WASHINGTON – President- elect Donald Trump’s choice for ambassador to the UN vowed Wednesday a sharp pivot in US policy at the international body, questioning its bias against Israel and its inability to address the world’s most pressing crises.
At her Senate confirmation hearing, Nikki Haley, who currently serves as South Carolina’s governor, slammed the Obama administration for allowing “mistreatment” of Israel in the halls of an organization with a long record of disproportionately targeting the Jewish state. She called a resolution that passed through the Security Council last month condemning Israel’s settlement enterprise – facilitated by a US abstention – “the ultimate low,” a “terrible mistake,” a “kick in the gut” and a message to the world that America’s commitments to its allies ring hollow.
The resolution, numbered 2334, suggested that “being an ally of the United States doesn’t mean anything,” Haley told the Senate Foreign Relations Committee.
“I will not go to New York and abstain when the UN seeks to create an international environment that encourages boycotts of Israel,” Haley said. “I will never abstain when the United Nations takes any action that comes in direct conflict with the interests and values of the United States.”
As she prepared for her Senate hearing, Haley spent considerable time weighing the incoming administration’s options for rolling back the effects of 2334. She settled on a strategy of carefully leveraging American aid to UN bodies, she told the committee.
The US funds roughly 22% of the UN’s annual budget, and 28% of its peacekeeping budget.
“You have to really question the goals of the Human Rights Council,” she said, noting the council’s repeated targeting of Israel under rotating leadership that has included China, Cuba and Iran. “We host the UN, and that should give us great leverage.”
House leadership aides told The Jerusalem Post on Tuesday that Republicans are preparing a significant and early debate over US funding to UN bodies – a move that may gain the support of the incoming Trump administration, which has expressed disdain for the UN and for global institutions writ large.
Yet, Haley said she would not support a “slash and burn” approach to funding at the UN. A more nuanced approach is necessary, she argued, wherein the US only threatens cuts if specific bodies are simply not working or fail to comport with American values.
“We made Israel more vulnerable – we made America more vulnerable in that we did not stand by our allies,” Haley said, promising “moral clarity” from Washington’s UN mission under her leadership.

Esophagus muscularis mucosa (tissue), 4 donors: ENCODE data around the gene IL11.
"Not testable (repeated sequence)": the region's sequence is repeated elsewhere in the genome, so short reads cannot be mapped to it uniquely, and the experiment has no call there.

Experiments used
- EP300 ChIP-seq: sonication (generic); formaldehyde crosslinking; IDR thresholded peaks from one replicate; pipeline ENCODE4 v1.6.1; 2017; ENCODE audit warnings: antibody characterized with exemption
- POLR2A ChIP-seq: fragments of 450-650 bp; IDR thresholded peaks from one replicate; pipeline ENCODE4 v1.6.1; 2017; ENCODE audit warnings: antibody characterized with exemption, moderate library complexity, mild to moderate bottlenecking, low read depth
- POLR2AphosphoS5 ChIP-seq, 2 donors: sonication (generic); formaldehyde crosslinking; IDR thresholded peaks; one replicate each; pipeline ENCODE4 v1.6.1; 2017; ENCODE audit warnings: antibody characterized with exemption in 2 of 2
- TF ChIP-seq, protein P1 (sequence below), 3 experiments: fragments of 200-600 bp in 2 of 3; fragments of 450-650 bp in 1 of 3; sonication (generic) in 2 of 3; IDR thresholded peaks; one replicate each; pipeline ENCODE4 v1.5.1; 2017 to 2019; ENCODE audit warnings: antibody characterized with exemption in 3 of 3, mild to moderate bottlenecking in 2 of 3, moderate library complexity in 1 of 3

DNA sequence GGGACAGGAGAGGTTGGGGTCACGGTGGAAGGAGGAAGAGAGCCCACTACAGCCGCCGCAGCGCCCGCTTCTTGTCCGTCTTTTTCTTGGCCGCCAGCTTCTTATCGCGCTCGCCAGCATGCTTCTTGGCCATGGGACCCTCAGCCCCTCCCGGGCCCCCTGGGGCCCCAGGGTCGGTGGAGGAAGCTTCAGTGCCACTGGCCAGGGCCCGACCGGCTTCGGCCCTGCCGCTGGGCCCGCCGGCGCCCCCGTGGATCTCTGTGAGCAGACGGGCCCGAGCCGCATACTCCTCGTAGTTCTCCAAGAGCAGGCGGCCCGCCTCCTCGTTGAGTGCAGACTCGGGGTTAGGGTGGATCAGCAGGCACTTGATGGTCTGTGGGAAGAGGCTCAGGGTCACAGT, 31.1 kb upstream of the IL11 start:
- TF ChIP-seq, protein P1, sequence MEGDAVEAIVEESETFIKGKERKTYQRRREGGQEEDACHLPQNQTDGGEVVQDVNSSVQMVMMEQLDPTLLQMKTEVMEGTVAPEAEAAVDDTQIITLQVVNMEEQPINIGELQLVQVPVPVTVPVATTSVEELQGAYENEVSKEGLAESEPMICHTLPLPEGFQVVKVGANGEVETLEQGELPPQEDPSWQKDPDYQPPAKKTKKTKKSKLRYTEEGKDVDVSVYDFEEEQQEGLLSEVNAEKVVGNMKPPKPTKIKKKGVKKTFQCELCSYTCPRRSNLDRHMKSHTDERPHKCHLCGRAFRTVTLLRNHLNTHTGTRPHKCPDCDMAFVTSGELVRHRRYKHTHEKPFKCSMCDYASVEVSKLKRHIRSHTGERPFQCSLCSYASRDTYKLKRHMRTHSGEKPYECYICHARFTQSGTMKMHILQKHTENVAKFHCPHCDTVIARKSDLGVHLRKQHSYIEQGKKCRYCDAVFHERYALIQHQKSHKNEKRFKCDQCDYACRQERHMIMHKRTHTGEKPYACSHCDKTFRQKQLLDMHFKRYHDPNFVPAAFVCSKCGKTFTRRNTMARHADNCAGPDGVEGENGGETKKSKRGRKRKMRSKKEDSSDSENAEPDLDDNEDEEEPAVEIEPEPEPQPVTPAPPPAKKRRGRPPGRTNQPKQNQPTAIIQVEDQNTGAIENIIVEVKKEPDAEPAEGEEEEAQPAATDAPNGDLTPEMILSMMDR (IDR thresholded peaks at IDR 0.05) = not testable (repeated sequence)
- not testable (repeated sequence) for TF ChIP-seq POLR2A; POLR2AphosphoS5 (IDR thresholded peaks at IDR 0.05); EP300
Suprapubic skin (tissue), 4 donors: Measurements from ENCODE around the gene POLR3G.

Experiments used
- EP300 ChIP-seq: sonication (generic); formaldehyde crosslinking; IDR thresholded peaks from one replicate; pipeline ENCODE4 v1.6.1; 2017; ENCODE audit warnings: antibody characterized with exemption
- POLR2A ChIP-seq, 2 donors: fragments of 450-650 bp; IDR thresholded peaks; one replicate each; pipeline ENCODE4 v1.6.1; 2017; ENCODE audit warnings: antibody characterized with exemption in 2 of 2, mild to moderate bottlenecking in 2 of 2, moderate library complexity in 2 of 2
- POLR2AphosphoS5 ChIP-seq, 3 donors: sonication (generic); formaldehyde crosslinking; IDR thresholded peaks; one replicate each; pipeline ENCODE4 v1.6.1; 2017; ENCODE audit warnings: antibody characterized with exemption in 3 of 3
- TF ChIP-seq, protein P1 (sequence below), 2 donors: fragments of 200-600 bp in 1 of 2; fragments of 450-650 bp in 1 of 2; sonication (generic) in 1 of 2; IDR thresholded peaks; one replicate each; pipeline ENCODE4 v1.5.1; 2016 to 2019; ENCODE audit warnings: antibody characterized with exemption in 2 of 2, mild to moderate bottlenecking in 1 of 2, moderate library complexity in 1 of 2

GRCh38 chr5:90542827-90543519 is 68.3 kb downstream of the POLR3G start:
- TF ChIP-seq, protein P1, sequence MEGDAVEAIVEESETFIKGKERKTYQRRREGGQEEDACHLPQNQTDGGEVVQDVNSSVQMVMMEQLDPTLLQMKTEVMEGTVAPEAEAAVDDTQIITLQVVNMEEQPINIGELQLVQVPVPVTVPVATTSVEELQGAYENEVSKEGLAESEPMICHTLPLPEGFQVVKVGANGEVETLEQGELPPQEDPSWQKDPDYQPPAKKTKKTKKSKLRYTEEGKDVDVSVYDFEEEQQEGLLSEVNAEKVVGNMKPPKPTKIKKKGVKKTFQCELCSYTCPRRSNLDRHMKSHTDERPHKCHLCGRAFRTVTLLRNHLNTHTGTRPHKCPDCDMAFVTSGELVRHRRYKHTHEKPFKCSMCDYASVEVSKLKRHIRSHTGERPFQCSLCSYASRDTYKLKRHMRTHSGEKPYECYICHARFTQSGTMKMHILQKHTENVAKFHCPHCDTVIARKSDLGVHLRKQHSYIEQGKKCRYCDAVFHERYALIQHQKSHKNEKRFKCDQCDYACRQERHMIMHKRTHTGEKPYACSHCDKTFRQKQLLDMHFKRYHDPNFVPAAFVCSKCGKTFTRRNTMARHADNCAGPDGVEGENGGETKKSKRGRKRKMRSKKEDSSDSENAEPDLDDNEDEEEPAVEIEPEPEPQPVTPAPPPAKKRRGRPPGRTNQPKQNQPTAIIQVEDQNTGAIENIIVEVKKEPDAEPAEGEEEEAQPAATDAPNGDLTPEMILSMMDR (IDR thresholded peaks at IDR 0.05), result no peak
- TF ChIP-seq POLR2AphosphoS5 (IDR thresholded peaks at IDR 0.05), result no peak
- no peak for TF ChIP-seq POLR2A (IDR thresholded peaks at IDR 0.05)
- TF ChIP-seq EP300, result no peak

While speaking clearly on Israel – perhaps the single most frequent point of questioning throughout her hearing – the governor contrasted with some other members of the incoming Trump administration on several points, including with her prospective future boss, secretary of state nominee Rex Tillerson.
She said the US can maintain opposition to Israeli settlement activity while simultaneously opposing action at the UN.
“I do understand how they think that can hinder peace,” she said of settlements. “But, at the same time, I will always stand with Israel.”
Haley reiterated support for a twostate solution and said she “had not heard anything different” from fellow Trump administration officials.
She expressed the belief that Washington should actively support such an outcome. She signaled support for UN aid to Palestinians in the West Bank as a vital humanitarian resource.
But, she said, the UN is the wrong body in which to facilitate a final peace accord. To that end, Haley said the Trump administration would fight Palestinian Authority efforts to be recognized within the body as a sovereign state.
“It is an obsession that they have with Israel where they don’t have with North Korea, where they don’t have with Syria,” she said of the Security Council. “We have to look at the fact and call out the fact.”
Haley also said she would “absolutely” support Trump’s move of America’s embassy in Israel from Tel Aviv to Jerusalem – a top priority for the president-elect’s choice for Israel envoy, David Friedman.
Contrasting with Tillerson, who in his own hearing before the same committee declined to characterize Russia’s role in killing civilians in Syria’s civil war, Haley said Moscow had committed “war crimes” and agreed with one senator’s description that a genocide had occurred there.
On Iran, Haley joined fellow members of Trump’s emerging national security council – his choices for secretary of defense and state, as well as director of the CIA – in calling for a review of the international agreement governing its nuclear program brokered in 2015. She joined her future colleagues in a warning against completely abandoning the deal, while citing its many shortcomings.
“I think what would be more beneficial at this point is that we look at all details of the Iran deal,” Haley said. “If it is not being followed, and if there are violations, then we must act strongly.”
Ambassador to the UN Danny Danon offered a statement of thanks to Haley for expressing “unequivocal support” in her testimony.
“We are looking forward to working with her in full cooperation in order to undo the damage of the shameful Security Council resolution,” Danon said. “This is the time to lead the way to a new era in the UN and to significant reforms that will put an end to the obsession with Israel.”
“We have always been the moral compass of the world, and we need to continue to act out and vocalize that going forward,” Haley told the committee.